* There’s was widespread political support for blocking the scheduled pay cuts to doctors, but central government control moves very slowly. That’s because doing so is expensive. For now, doctors have been asked to hold on to our billings for about 10 days so they can put through another temporary patch that will further delay the cuts until October 1 (pg 107) as part of a jobs bill, paid for by stimulus funds.

    * If they are serious about not cutting physicians’ payments, Congress must get rid of the sustainable growth rate formula that keeps calling for the cuts and acknowledge that the country is going to be on the hook for billions of dollars in additional Medicare costs. Right now, that’s not sounding too popular. Better to stand by your plan and not mention these additional costs to the nation.

    * We also see that Congress will not commit to fiscal conservancy when it is politically ill-advised to do so. Recall that the Sustainable Growth Rate (SGR) formula, part of the Balanced Budget Act of 1997 was enacted on August 5, 1997 to replace the Medicare Volume Performance Standard (MVPS). Section 1848(f)(2) of the Act specified the formula for establishing yearly SGR targets for physicians’ services under Medicare and was intended to control the growth in aggregate Medicare expenditures for physicians’ services. Since this formula to control Medicare costs is very likely to now be overturned, what does this say about other well-intentioned but politically unpopular policy initiatives planned to save costs in years ahead?

    * Policy decisions run by a single central body affect the entire United States and not just a portion of it. Sweeping legislation that affects the entire United States carries high risks to the nation as a whole if initial planning assumptions are incorrect.

    * As mentioned by others today, new primary care doctors are avoiding government healthcare because it cannot cover their costs. Even large institutions like Mayo clinic have done the math and aren’t taking Medicare patients at some of their primary care sites. As others follow suit, this will put further strain on primary care physician availability.

    http://www.kevinmd.com/blog/2...
    (more)
  • Jeremiah schjaz 2012/07/02 17:25:14
    Jeremiah
    +1
    All insurance companies and Medicare pay the providers what they believe their services are worth, and it is often about one-third of the fees charged. The taxpayers are paying 100% of the original billings for patients who check into the ER's.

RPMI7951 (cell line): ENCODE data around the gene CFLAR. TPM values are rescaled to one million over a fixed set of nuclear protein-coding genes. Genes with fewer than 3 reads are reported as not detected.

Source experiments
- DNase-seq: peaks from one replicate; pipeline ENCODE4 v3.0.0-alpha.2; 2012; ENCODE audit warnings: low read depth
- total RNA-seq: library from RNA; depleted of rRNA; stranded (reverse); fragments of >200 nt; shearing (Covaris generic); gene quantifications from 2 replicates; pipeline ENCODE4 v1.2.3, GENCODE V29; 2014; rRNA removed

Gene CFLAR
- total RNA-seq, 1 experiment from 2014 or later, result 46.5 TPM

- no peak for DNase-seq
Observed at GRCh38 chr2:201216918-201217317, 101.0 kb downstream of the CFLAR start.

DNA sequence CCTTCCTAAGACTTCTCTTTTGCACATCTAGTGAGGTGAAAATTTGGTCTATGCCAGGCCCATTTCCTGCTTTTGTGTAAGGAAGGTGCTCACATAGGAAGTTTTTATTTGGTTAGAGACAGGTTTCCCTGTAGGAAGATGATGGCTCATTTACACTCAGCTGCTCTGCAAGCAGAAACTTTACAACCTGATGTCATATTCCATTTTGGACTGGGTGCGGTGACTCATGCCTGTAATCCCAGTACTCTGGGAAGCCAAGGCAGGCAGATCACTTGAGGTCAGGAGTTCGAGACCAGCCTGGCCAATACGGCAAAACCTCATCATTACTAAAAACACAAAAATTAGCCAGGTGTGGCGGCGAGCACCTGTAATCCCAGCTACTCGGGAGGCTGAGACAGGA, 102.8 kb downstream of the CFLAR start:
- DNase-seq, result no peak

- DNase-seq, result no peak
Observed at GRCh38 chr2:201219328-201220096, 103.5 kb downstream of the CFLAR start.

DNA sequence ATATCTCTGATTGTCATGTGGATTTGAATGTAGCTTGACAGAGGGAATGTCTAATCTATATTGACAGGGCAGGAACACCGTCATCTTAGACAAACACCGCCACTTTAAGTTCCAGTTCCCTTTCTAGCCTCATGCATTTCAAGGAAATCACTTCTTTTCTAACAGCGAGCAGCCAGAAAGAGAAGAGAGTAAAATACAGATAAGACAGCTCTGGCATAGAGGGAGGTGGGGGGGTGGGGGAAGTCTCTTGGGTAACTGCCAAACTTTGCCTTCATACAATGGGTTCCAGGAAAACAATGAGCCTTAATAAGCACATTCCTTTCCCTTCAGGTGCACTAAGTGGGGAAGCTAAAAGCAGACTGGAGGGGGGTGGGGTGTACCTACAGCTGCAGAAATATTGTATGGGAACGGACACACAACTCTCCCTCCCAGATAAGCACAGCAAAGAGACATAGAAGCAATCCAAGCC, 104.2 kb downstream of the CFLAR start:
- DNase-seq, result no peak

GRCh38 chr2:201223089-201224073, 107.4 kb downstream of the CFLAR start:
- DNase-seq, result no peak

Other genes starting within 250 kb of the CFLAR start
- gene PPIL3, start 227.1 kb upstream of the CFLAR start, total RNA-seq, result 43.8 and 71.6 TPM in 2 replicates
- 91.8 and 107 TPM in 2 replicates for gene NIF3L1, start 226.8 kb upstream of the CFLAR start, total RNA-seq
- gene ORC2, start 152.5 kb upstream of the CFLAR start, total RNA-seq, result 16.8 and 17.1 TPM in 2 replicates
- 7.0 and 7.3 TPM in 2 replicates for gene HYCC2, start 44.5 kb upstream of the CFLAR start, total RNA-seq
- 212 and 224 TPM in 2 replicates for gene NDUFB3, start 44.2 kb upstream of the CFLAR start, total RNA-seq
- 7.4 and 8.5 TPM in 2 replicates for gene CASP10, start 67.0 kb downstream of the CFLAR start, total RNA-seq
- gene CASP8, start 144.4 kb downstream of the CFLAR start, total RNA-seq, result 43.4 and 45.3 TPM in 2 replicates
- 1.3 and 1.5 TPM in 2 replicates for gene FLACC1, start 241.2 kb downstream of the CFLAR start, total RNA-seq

We hear many doctors will leave their practices because of ACA. Those of us who are old enough remember the same kind of talk when Medicare was passed.

    Where will they go? Flipping burgers at McDonald's? Hauling garbage? The medical schools are turning out new graduates every year, bright young doctors who would love to step in for all the older doctors supposedly leaving their practices.

    I asked my doctor if she was planning to leave her practice, and she laughed at the idea.
  • schjaz Jeremiah 2012/07/02 17:29:12
    schjaz
    +1
    this is going to be very disappointing for you. the government is inept and cannot handle such a program. worse, it will impact the rest of us in a devastating manner. you'll see.
  • Jeremiah schjaz 2012/07/02 17:43:39
    Jeremiah
    +1
    You should have more faith in your elected government. Most industrialized countries have single payer health care systems, where the governments control costs for care.

    Our system is by far the most expensive in the world, and we need to rein in the costs. The ideal solution would be Medicare Part E (for everyone).
  • jeane Jeremiah 2012/07/02 23:42:45
    jeane
    +2
    It is amazing that people who think we cannot afford to pay for doctors, hospitals, and medication somehow think that we can afford to pay for doctors, hospitals, medication and a government bureaucracy to administer it.

    It is hard to imagine a more stupid or more dangerous way of making decisions than by putting those decisions in the hands of people who pay no price for being wrong.
    Thomas Sowell

    Very wise man.
  • Jeremiah jeane 2012/07/03 06:09:41
    Jeremiah
    +1
    Thomas Sowell is a right wing hack. So is Walter Williams, in case he was next on the list of contributors.
  • jeane Jeremiah 2012/07/04 01:00:42
    jeane
    +1
    Gosh - what a GREAT RIGHT WING HACK!

    Thomas Sowell (born June 30, 1930) is an American economist, social theorist, political philosopher, and author. A National Humanities Medal winner, he advocates laissez-faire economics and writes from a conservative and libertarian perspective. He is currently the Rose and Milton Friedman Senior Fellow on Public Policy at the Hoover Institution, Stanford University.

    Sowell was born in North Carolina, but grew up in Harlem, New York. He dropped out of high school, and served in the United States Marine Corps during the Korean War. He received a bachelor's degree from Harvard University in 1958 and a master's degree from Columbia University in 1959. In 1968, he earned his doctorate degree in Economics from the University of Chicago.

    Sowell has served on the faculties of several universities, including Cornell and University of California, Los Angeles, and worked for think tanks such as the Urban Institute. Since 1980 he has worked at the Hoover Institution. He is the author of more than 30 books. THOMAS SOWELL
  • Jeremiah jeane 2012/07/04 19:55:02
    Jeremiah
    I have read many of his columns, and I repeat the assessment.